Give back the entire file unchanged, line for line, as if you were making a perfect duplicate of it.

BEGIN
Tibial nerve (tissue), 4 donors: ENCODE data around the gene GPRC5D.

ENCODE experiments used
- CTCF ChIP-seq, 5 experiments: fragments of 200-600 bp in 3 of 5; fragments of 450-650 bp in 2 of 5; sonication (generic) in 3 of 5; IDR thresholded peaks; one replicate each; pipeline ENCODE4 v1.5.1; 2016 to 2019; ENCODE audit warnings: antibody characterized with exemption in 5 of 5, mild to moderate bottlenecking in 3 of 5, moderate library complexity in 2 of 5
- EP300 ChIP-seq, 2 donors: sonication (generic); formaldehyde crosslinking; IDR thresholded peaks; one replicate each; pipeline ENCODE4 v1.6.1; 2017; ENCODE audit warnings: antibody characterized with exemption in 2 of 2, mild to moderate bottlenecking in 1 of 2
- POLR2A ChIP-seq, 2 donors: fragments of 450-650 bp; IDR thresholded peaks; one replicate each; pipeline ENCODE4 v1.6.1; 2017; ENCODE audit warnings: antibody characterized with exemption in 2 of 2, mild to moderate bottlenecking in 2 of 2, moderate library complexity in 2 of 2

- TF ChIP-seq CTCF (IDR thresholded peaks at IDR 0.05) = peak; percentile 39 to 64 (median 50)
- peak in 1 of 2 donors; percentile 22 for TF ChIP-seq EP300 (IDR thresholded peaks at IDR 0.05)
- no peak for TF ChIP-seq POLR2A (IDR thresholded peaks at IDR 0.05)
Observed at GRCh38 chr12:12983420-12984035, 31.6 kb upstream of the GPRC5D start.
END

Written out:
Tibial nerve (tissue), 4 donors: ENCODE data around the gene GPRC5D.

ENCODE experiments used
- CTCF ChIP-seq, 5 experiments: fragments of 200-600 bp in 3 of 5; fragments of 450-650 bp in 2 of 5; sonication (generic) in 3 of 5; IDR thresholded peaks; one replicate each; pipeline ENCODE4 v1.5.1; 2016 to 2019; ENCODE audit warnings: antibody characterized with exemption in 5 of 5, mild to moderate bottlenecking in 3 of 5, moderate library complexity in 2 of 5
- EP300 ChIP-seq, 2 donors: sonication (generic); formaldehyde crosslinking; IDR thresholded peaks; one replicate each; pipeline ENCODE4 v1.6.1; 2017; ENCODE audit warnings: antibody characterized with exemption in 2 of 2, mild to moderate bottlenecking in 1 of 2
- POLR2A ChIP-seq, 2 donors: fragments of 450-650 bp; IDR thresholded peaks; one replicate each; pipeline ENCODE4 v1.6.1; 2017; ENCODE audit warnings: antibody characterized with exemption in 2 of 2, mild to moderate bottlenecking in 2 of 2, moderate library complexity in 2 of 2

- TF ChIP-seq CTCF (IDR thresholded peaks at IDR 0.05) = peak; percentile 39 to 64 (median 50)
- peak in 1 of 2 donors; percentile 22 for TF ChIP-seq EP300 (IDR thresholded peaks at IDR 0.05)
- no peak for TF ChIP-seq POLR2A (IDR thresholded peaks at IDR 0.05)
Observed at GRCh38 chr12:12983420-12984035, 31.6 kb upstream of the GPRC5D start.